SmartPlanet takes a gander at a net-zero energy rental apartment building only a few blocks away from this blogger's own (non-net-zero energy) rental apartment building in Red Hook/Carroll Gardens, Brooklyn. The $1 million project headed by Voltaic Solaire finds an ordinary brownstone transformed into an off-the-grid, six-unit residential building that's completely powered by a 18,000-watt rooftop solar array (pictured above). Rents in the new space? Studios are $1,600/month while a two-bedroom will set you back $2,600. Utilities are included.
Jetson Green can get down with Warburg, a "simple, contemporary, and energy efficient" 750-square-foot home in the wilds of Alberta built for under $100,000. Says J.G. of the Bioi-designed abode: "There’s something about the traditional yet contemporary 'house-shaped' form of this design that just resonates with me." Ditto, but I'd like to see it not blanketed with snow.
The New York Times walks away from this year's International Contemporary Furniture Fair with craft on the brain. Writes Julie Lasky: "For as long as factories have efficiently spat out objects, craft has been an antidote to the chilly uniformity of mass production. Fragrant knotty furniture of one variety or another has always appeared at this fair, along with the occasional woven tapestry and thrown pot. This year, however, craft, with its quirks and nicks, threatened to overshadow the sleek machined goods that are a calling card of the 23-year-old event."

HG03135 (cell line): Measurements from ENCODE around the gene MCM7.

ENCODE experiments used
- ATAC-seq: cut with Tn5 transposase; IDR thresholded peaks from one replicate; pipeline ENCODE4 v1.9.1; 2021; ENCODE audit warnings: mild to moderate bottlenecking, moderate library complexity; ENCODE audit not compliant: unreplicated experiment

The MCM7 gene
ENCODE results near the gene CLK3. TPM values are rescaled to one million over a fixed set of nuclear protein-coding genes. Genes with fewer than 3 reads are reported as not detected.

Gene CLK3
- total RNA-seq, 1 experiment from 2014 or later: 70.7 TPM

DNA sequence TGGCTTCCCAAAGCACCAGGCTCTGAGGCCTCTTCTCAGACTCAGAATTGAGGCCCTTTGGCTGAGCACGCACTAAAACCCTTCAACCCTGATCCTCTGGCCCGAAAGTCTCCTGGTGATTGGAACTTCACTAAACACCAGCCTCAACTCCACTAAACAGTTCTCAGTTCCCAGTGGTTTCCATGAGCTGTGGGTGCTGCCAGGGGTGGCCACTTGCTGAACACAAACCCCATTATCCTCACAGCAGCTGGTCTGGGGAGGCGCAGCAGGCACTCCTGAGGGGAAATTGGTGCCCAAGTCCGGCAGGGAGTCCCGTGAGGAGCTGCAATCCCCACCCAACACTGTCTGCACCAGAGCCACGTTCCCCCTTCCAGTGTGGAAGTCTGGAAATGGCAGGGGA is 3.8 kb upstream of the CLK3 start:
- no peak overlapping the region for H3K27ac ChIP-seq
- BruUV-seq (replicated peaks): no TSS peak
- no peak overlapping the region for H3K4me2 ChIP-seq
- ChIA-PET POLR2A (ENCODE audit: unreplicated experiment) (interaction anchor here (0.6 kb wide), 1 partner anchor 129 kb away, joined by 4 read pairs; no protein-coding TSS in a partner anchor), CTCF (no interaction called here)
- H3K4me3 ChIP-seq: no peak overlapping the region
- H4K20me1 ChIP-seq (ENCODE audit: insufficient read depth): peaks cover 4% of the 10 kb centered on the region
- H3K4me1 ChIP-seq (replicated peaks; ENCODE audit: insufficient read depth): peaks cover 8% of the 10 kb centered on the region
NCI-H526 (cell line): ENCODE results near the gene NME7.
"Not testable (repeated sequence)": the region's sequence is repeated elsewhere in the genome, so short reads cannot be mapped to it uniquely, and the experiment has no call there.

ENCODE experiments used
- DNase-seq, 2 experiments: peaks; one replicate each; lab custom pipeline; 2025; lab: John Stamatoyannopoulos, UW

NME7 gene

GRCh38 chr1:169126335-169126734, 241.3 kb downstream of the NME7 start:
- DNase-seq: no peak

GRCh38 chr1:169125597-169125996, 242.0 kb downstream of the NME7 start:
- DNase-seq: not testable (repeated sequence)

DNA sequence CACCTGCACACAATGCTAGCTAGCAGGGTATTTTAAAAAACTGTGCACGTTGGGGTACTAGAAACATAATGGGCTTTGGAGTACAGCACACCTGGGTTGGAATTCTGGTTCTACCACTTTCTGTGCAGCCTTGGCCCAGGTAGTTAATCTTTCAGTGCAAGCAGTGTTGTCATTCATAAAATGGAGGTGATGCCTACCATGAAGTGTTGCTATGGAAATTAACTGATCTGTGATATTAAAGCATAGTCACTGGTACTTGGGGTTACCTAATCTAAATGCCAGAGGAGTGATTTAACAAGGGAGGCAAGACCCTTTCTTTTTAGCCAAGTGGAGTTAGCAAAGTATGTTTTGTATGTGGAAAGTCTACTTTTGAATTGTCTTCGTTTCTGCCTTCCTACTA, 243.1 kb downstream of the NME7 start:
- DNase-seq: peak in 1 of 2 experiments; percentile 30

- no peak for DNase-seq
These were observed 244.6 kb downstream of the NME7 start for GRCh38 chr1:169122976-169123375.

Core77 takes a stroll down memory lane with Jan van der Lande, founder of one of my favorite design firms — the silly, smart, and often sustainable Kikkerland (Dutch for "Frogland" in case you were wondering).
TreeHugger recommends "5 Must-Read Books for Small Space Organizing." Some fine ideas for summertime apartment revamping/de-cluttering here ...
EcoHome profiles a drafty and decrepit 1880s home in Amherst, Mass. treated to a deep green retrofit (new windows, HVAC systems, insulation, etc.). The revamped 2,000-square-foot home is the eighth home in the country to meet the requirements of the 1,000 Home Challenge.
The San Francisco Chronicle is a bit late to the game with a trend piece on reclaimed-wood-as-home-decor fad.
The Chicago Tribune sets the story straight with Jim Russell, founder of Oregon-based prefab firm Ideabox — yes, the Ideabox of "OMG IKEA is now selling prefab homes" fame. Russell explains what happened after word (erroneously) spread that IKEA was selling Ideabox-designed homes: "We got 4,000 emails in just the first few days after the erroneous story broke. We tried to do our best to respond right away, explaining to people what we do and that the Aktiv house just contains some IKEA products. IKEA put out a corporate press release explaining things, saying that despite erroneous reports, it is not selling prefabricated homes in the United States. We were told that people were walking into IKEA stores around the world and asking about getting a house."